Typically, when people ask me to help them create a business case for bioenergy, I guide them through six key questions. In our last post, we explored the first three, and today, we’re going to tackle the second three.

Keep in mind each situation is different, but based on our experience, these six steps will help provide some clarity on the economic advantages of bioenergy.

Step 4: One person’s trash…

With better information on the relative costs of current feedstock management and possible use for bioenergy system resources, the business case will now turn to revenue making potential. You’ve got options here, and it’s worth exploring them. Too often, there’s a premature decision to fuel an electricity generator. This may be the best option – or it may not. Most bioenergy systems have thrived by more direct displacement of fuels such as natural gas, liquid propane, diesel, and gasoline. It’s worth evaluating your options to displace all current energy uses, and seek the better economic return. Given the opportunities with combined heat and power systems, you may even find there are multiple fuel offtakes.

Step 5: The treasure hunt

At this point, ask if energy displacement is the only revenue opportunity. Bioenergy systems are unique compared to many forms of renewable energy systems in that they support energy (fuel) storage and continuous, ‘base-load’ output. As you clearly understand bioenergy production potential and cost structure from the previous steps, you can surmise a leveled cost of energy produced. In other words, you can establish a long term (>10 years) fixed rate for energy, and THAT has value as compared to the elastic energy market. What about the value of avoiding curtailment of natural gas during winter peaks? Is there value in the environmental attributes, such as carbon offsets and nutrient credits?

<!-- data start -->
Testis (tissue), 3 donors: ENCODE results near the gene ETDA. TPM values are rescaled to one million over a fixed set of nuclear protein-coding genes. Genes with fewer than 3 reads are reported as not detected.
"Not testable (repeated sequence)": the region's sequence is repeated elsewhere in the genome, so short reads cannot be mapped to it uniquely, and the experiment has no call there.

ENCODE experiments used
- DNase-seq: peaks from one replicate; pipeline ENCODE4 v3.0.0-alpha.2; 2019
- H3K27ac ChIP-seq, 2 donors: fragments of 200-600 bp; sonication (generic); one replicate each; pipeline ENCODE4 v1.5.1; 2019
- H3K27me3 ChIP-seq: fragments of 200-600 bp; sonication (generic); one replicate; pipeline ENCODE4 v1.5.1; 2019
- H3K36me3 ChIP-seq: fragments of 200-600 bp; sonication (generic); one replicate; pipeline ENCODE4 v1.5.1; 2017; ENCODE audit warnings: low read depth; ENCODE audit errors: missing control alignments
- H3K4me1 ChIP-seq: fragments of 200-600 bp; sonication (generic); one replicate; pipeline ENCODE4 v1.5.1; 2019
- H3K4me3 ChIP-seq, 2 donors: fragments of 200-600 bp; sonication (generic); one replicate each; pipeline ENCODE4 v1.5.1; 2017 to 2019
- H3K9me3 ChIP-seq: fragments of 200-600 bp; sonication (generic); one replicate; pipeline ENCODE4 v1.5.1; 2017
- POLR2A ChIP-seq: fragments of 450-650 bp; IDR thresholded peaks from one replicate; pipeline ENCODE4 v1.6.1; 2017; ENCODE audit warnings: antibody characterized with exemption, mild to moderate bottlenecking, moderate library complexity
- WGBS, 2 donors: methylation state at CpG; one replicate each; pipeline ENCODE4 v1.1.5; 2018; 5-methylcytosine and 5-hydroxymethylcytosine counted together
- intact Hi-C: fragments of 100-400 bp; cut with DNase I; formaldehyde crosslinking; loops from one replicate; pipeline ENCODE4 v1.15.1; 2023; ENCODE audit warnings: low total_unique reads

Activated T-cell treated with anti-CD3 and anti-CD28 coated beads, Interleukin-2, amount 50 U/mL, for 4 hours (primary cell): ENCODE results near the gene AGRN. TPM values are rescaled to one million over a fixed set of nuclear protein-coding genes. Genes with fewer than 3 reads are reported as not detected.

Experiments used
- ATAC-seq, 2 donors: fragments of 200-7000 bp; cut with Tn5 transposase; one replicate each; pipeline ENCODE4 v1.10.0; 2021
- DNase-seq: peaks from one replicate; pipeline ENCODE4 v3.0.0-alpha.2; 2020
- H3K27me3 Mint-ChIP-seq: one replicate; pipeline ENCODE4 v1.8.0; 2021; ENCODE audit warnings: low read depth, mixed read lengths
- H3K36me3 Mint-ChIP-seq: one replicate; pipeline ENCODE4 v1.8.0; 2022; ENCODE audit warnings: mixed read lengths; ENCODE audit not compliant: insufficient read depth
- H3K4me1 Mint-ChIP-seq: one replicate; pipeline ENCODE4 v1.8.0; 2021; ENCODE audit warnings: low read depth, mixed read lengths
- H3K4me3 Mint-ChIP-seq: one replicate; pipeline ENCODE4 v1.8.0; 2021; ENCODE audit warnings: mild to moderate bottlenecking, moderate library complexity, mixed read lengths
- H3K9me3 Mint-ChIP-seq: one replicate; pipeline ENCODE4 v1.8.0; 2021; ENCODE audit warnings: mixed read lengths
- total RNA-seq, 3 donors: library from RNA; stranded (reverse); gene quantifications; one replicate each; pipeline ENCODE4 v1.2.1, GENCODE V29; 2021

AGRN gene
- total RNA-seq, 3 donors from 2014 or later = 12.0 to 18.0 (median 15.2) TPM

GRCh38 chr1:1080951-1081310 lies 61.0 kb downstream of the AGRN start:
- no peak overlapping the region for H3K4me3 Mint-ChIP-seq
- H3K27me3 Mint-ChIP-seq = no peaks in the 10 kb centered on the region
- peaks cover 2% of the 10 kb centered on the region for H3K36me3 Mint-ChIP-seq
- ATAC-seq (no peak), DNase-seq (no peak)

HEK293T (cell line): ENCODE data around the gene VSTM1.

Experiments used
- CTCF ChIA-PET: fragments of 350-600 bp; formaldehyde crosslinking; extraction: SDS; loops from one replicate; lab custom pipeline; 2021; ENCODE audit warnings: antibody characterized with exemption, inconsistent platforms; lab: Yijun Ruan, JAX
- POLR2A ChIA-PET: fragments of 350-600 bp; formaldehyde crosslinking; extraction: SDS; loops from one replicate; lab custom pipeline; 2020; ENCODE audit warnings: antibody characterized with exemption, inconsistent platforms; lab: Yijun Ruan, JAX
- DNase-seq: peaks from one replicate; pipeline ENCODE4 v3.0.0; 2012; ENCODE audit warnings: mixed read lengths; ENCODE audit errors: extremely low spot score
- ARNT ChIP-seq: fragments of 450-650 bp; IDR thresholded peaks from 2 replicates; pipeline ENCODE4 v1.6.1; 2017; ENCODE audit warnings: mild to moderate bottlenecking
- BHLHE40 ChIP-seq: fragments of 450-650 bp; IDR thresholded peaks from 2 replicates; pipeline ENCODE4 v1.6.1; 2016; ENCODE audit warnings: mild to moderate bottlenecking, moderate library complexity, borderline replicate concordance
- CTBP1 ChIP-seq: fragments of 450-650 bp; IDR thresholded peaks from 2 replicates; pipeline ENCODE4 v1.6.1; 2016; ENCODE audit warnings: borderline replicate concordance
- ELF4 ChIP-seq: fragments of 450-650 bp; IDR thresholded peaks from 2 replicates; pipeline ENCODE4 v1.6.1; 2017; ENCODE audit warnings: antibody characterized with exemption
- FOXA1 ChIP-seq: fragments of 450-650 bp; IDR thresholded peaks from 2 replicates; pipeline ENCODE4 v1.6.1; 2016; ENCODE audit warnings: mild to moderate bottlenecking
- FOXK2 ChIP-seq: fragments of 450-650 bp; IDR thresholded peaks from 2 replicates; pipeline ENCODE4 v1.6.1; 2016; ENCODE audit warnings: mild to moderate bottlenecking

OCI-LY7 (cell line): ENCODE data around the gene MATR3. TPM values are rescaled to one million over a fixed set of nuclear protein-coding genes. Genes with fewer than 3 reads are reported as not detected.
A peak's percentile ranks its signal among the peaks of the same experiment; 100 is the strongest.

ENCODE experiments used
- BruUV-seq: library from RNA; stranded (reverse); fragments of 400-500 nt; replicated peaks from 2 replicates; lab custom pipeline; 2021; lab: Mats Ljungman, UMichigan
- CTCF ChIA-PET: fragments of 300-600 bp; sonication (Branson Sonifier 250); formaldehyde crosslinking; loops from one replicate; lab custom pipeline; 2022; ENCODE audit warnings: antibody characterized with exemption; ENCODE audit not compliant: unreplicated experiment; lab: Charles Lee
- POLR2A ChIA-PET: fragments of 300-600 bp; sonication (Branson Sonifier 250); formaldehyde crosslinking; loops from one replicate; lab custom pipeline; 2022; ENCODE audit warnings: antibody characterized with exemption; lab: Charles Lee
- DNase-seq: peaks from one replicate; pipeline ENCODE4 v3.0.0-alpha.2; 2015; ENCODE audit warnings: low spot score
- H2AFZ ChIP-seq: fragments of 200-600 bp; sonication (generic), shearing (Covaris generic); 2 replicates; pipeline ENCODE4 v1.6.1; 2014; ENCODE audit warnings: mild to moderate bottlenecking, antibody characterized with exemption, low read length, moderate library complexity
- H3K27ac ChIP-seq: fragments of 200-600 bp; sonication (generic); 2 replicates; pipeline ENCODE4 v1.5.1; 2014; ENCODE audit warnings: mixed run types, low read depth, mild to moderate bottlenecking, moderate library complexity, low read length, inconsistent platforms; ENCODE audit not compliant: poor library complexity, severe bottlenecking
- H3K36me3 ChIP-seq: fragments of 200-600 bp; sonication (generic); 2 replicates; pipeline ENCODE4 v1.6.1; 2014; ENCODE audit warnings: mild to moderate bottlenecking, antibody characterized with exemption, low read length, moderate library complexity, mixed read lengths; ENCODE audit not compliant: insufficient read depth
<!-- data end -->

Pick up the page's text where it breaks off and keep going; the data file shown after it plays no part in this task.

Here is where you can realize some value from the ‘social case’ that you may have already proven. For example, if part of the benefit of the development of your bioenergy system is prolonging landfill life due to reduced volume of materials to be landfilled, such benefit can and should be monetized.  Studies and examinations have revealed economic benefits derived from land use changes, property valuation improvements, and service reliability. Are there ways that you can monetize these benefits through collaboration at local or regional levels?  Perhaps not easily, but those systems owners that have are very glad they did.

Step 6: Lay it on the line 

As I previously mentioned, unanswered questions and doubt are the pitfalls of a good business case evaluation. Involve stakeholders and decision-makers from the start and encourage them to ask lots of questions early.  Chances are someone will ask a question you haven’t yet identified, and the only bad questions are those that go unasked.

The goal of a good business case evaluation should be to confidently say yes or no. If the data points to yes, we recommend moving ahead with a feasibility assessment that provides more confidence in the assumptions and projections for costs and revenues. If the data points to no, consider going through this exercise when circumstances change to see if bioenergy makes more sense. Done properly, these steps ease the roadmap to acquiring financing, permits, and offtake agreements.